Several Colorado politicians expressed concerns after reading an August 29 BuzzFeed report detailing how the White House was in the early stages of organizing a committee of federal agencies to "combat public support for marijuana." Congressmen Jared Polis and Ed Perlmutter quickly attacked any potential misinformation campaign, as did state representative Jonathan Singer.
Now you can add another Democrat to the list of concerned elected officials: Senator Michael Bennet.
Bennet just sent a public letter to James Carroll, acting director of the White House Office of National Drug Control Policy, which is reportedly heading the Marijuana Policy Coordination Committee created earlier this summer. According to BuzzFeed, White House staffers have been sending memos and emails instructing fourteen federal agencies and the Drug Enforcement Administration to submit “data demonstrating the most significant negative trends” about marijuana to the new committee.
"By cherry-picking data to support pre-ordained and misinformed conclusions on marijuana, the Trump administration has further eroded any credibility it had on this issue," Bennet writes in his letter to Carroll. “I am deeply concerned by this intentional effort to mislead the American people. At a time when we should be investing in objective and peer-reviewed scientific research on marijuana and the effects of legalization, the White House is instead using taxpayer money to spread a politically driven narrative."
Although the BuzzFeed article focuses on an unclassified summary of the project, which notes that info about the project is "predecisional and requires a close hold," other documents show a committee intent on pushing a one-sided picture filled with negative data.
“The prevailing marijuana narrative in the U.S. is partial, one-sided, and inaccurate,” reads the summary of a July 27 meeting that included representatives from the White House and nine federal agencies, according to BuzzFeed. A follow-up memo adds that “departments should provide...the most significant data demonstrating negative trends, with a statement describing the implications of such trends.”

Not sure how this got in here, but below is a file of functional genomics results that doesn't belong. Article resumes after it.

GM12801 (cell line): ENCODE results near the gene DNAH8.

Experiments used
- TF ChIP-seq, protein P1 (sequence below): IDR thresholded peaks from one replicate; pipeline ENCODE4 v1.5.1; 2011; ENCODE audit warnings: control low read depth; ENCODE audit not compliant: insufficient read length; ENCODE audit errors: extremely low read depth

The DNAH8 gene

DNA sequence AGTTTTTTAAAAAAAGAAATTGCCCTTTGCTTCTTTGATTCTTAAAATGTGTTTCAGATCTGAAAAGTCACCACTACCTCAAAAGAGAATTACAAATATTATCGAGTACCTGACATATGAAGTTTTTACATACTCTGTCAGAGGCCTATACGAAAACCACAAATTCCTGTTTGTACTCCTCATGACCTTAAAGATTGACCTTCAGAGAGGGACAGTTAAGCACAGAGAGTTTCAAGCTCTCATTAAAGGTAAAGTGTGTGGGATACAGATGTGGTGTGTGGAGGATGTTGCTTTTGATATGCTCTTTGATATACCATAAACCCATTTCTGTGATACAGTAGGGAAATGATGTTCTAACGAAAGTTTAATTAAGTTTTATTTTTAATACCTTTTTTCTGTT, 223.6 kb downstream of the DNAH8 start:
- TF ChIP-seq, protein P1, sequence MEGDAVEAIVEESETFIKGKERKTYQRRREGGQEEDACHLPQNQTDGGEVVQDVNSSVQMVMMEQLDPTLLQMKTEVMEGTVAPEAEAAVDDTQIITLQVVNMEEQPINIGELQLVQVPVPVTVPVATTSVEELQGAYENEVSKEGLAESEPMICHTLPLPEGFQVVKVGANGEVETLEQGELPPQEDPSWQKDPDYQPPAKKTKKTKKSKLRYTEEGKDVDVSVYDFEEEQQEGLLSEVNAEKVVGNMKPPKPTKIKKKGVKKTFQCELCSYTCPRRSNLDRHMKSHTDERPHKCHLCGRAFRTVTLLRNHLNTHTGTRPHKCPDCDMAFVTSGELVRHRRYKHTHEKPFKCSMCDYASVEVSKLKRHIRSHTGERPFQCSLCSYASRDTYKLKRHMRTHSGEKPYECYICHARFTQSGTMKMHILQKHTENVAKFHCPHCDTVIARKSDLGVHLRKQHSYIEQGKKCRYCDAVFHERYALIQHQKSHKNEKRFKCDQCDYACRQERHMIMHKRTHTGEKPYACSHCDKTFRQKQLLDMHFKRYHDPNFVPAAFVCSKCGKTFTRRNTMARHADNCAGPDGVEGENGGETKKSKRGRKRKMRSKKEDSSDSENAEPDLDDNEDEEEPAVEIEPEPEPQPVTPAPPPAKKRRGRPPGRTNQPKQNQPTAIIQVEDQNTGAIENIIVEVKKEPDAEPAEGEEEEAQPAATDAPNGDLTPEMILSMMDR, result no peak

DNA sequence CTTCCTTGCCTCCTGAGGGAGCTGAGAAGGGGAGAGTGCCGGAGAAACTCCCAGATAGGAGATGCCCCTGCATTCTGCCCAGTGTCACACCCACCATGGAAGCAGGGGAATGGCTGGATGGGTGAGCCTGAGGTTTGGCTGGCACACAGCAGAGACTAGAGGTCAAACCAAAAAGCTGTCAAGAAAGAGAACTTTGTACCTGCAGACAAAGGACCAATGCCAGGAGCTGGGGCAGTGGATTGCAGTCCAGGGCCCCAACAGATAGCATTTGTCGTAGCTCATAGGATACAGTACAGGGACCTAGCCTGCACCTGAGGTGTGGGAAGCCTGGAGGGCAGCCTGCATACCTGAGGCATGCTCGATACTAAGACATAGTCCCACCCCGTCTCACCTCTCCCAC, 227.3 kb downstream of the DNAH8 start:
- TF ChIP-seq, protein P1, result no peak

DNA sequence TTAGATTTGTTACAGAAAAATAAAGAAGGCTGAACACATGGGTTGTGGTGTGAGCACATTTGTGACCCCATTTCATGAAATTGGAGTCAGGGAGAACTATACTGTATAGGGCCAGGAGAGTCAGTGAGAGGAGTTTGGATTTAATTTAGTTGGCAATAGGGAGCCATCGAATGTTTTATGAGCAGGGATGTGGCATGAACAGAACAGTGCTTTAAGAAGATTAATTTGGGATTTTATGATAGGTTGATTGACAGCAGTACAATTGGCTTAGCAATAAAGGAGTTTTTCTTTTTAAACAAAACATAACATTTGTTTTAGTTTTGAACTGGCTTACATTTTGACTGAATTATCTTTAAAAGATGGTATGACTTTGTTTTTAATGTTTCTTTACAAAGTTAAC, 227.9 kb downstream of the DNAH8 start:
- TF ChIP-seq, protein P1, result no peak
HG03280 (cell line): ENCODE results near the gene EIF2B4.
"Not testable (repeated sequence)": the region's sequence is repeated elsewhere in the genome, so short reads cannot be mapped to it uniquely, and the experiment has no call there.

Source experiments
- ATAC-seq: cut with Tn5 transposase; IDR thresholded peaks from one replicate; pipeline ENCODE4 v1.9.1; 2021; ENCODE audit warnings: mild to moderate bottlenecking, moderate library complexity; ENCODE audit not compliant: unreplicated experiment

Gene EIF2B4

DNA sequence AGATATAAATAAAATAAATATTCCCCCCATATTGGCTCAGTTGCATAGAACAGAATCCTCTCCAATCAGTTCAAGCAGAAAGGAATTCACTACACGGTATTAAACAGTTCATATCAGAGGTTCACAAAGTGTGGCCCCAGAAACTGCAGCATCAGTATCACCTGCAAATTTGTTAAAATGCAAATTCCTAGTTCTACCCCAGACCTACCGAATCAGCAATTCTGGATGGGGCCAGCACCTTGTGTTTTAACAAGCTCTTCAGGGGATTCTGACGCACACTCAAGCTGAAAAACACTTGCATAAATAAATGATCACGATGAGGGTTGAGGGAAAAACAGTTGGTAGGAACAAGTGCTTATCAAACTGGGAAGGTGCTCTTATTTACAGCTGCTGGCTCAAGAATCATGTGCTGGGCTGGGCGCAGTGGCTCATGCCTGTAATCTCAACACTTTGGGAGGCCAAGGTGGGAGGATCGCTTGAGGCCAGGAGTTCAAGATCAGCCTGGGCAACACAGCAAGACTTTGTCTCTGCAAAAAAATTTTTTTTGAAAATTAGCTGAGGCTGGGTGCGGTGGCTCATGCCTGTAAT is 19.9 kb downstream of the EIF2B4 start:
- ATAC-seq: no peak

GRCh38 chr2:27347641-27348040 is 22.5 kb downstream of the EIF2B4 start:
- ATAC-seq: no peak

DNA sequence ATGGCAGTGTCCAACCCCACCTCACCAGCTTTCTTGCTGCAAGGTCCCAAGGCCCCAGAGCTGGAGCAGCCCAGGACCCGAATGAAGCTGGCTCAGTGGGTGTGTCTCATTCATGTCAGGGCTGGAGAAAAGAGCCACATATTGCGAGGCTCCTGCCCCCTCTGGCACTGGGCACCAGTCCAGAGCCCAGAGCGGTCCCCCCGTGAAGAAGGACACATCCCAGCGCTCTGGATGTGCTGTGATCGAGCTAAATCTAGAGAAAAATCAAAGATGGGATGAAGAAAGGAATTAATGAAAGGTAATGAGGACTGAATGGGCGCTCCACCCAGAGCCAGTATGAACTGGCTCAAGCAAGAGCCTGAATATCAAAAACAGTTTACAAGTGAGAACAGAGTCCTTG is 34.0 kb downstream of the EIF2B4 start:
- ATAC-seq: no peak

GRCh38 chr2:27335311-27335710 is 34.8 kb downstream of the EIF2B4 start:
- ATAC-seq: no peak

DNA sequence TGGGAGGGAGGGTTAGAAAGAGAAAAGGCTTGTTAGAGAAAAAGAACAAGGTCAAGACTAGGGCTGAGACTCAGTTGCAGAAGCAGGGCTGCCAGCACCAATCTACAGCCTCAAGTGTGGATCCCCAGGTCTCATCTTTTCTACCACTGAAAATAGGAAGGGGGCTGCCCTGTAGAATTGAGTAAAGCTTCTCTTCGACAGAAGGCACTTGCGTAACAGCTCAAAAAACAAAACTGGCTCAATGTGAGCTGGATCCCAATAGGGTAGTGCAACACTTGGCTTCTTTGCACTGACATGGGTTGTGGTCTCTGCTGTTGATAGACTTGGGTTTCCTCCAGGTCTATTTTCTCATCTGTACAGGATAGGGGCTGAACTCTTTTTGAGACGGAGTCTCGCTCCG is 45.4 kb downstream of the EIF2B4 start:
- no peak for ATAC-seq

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Lately, though, much of the news about marijuana has reflected positive trends. For example, marijuana use among Colorado high school students was slightly less than the national average and below the rate of those who smoked pot before the state legalized pot consumption for adults in 2012, according to the U.S. Centers for Disease Control and Prevention’s High School Youth Risk Behavior Survey.
In a joint response to Westword's request for comment about the BuzzFeed report, the Colorado Marijuana Enforcement Division and Governor John Hickenlooper's Office say they weren't aware of any new White House committee, but add that Colorado will "continue to proactively engage with our federal partners."
And they note that legalized marijuana hasn't created a nightmare for the state, pointing to law enforcement grant programs funded by pot-industry revenue that crack down on gray- and black-market marijuana operations.
"Our worst fears have not materialized. That said, we prioritize keeping marijuana out of the hands of children and criminal enterprises, preventing public health consequences associated with marijuana use, and preventing diversion to the illicit market," their response reads. "As we continue to track the impact of legalized medical and adult-use marijuana, we will prioritize resources in a manner that works to prevent and mitigate any unintended consequences."